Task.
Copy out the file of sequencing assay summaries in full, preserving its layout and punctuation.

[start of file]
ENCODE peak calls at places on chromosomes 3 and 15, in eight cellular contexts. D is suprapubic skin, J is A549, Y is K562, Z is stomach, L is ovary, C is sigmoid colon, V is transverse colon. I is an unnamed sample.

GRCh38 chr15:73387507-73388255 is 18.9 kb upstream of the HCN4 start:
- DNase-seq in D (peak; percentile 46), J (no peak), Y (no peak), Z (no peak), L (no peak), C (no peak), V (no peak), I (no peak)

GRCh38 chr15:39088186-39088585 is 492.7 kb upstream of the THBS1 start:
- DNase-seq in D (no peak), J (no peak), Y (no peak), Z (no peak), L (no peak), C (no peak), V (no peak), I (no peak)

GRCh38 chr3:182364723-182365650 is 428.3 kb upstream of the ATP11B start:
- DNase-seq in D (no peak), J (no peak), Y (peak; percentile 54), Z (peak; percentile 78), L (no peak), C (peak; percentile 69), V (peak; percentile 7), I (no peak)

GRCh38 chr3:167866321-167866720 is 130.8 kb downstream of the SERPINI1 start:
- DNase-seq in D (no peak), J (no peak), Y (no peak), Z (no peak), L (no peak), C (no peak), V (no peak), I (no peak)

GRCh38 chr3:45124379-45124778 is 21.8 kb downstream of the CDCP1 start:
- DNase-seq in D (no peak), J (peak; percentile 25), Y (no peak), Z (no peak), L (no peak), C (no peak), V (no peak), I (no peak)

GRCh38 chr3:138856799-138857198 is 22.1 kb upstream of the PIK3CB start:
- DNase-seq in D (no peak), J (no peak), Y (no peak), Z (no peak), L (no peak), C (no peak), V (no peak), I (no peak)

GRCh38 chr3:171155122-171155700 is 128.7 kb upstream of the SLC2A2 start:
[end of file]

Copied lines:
ENCODE peak calls at places on chromosomes 3 and 15, in eight cellular contexts. D is suprapubic skin, J is A549, Y is K562, Z is stomach, L is ovary, C is sigmoid colon, V is transverse colon. I is an unnamed sample.

GRCh38 chr15:73387507-73388255 is 18.9 kb upstream of the HCN4 start:
- DNase-seq in D (peak; percentile 46), J (no peak), Y (no peak), Z (no peak), L (no peak), C (no peak), V (no peak), I (no peak)

GRCh38 chr15:39088186-39088585 is 492.7 kb upstream of the THBS1 start:
- DNase-seq in D (no peak), J (no peak), Y (no peak), Z (no peak), L (no peak), C (no peak), V (no peak), I (no peak)

GRCh38 chr3:182364723-182365650 is 428.3 kb upstream of the ATP11B start:
- DNase-seq in D (no peak), J (no peak), Y (peak; percentile 54), Z (peak; percentile 78), L (no peak), C (peak; percentile 69), V (peak; percentile 7), I (no peak)

GRCh38 chr3:167866321-167866720 is 130.8 kb downstream of the SERPINI1 start:
- DNase-seq in D (no peak), J (no peak), Y (no peak), Z (no peak), L (no peak), C (no peak), V (no peak), I (no peak)

GRCh38 chr3:45124379-45124778 is 21.8 kb downstream of the CDCP1 start:
- DNase-seq in D (no peak), J (peak; percentile 25), Y (no peak), Z (no peak), L (no peak), C (no peak), V (no peak), I (no peak)

GRCh38 chr3:138856799-138857198 is 22.1 kb upstream of the PIK3CB start:
- DNase-seq in D (no peak), J (no peak), Y (no peak), Z (no peak), L (no peak), C (no peak), V (no peak), I (no peak)

GRCh38 chr3:171155122-171155700 is 128.7 kb upstream of the SLC2A2 start: